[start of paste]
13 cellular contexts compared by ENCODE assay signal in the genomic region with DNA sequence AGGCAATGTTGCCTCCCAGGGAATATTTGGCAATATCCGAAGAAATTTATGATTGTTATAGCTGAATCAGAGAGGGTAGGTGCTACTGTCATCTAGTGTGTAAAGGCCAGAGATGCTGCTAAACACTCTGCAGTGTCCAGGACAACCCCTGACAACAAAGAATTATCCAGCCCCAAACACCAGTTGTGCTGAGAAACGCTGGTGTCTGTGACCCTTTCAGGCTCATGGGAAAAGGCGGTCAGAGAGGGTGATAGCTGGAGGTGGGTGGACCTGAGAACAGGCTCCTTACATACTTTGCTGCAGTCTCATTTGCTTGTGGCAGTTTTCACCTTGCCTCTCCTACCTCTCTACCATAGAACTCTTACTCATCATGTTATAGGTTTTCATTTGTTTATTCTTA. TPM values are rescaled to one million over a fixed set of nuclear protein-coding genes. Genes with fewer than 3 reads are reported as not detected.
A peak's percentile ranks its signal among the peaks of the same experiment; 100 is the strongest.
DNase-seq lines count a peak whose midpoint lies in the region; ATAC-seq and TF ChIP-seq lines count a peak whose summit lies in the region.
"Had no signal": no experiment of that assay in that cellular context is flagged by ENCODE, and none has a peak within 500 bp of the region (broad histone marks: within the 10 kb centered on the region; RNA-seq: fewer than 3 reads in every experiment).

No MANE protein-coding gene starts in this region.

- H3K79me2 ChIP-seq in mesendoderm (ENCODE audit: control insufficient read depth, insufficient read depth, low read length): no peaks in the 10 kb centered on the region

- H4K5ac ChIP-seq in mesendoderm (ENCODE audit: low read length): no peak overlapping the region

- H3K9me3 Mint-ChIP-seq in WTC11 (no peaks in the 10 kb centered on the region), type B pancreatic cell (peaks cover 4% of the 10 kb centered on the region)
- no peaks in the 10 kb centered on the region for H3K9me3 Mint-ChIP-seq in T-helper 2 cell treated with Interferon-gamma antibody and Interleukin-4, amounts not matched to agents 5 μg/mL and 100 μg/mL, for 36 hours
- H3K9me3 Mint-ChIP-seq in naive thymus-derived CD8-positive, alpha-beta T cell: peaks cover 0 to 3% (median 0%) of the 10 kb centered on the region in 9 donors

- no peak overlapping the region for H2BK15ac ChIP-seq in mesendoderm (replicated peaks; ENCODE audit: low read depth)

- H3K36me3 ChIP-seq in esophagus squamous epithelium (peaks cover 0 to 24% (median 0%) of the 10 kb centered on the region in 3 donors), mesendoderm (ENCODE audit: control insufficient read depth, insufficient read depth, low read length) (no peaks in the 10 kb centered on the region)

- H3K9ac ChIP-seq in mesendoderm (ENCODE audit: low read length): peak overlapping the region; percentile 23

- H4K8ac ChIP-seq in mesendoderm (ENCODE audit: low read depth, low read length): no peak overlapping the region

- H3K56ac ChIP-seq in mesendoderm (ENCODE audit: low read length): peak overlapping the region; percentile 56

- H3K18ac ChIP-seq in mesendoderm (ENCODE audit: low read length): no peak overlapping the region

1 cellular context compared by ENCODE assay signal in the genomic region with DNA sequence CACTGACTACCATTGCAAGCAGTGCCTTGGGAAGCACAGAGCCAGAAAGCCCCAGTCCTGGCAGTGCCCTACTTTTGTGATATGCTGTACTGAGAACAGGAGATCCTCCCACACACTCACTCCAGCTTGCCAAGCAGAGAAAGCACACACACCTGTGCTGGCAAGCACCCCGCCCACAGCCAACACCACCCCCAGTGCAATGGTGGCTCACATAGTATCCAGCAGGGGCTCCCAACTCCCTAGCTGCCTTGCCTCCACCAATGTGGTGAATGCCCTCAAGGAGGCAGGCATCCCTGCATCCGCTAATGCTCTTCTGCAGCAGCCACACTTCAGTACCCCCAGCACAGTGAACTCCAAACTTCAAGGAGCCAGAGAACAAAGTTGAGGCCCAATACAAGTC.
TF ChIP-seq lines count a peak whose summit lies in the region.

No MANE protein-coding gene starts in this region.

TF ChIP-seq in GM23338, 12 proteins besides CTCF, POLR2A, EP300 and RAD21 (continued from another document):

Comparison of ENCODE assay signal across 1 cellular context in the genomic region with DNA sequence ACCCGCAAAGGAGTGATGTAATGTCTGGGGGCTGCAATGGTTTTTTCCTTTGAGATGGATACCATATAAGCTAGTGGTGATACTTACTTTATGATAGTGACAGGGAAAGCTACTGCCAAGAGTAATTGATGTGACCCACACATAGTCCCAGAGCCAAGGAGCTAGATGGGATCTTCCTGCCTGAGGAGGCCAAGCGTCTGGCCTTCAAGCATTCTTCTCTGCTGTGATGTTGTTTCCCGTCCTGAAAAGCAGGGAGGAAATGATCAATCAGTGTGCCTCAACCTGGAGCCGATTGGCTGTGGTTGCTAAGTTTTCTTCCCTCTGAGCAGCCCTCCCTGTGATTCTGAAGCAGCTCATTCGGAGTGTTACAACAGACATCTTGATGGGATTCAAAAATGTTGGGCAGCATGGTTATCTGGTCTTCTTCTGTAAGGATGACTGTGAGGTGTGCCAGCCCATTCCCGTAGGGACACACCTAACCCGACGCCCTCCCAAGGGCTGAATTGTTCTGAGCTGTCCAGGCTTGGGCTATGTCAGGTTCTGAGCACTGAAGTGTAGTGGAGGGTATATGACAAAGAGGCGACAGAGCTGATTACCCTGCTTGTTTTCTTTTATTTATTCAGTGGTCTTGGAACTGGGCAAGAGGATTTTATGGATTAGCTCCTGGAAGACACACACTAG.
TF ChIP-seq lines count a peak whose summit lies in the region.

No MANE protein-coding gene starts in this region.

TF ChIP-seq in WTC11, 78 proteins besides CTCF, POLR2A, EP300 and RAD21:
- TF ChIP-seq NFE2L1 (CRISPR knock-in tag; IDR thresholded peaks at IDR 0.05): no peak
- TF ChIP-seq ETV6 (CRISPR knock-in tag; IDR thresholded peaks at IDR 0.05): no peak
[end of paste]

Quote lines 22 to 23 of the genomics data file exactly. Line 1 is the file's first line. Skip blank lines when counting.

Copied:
TF ChIP-seq lines count a peak whose summit lies in the region.

No MANE protein-coding gene starts in this region.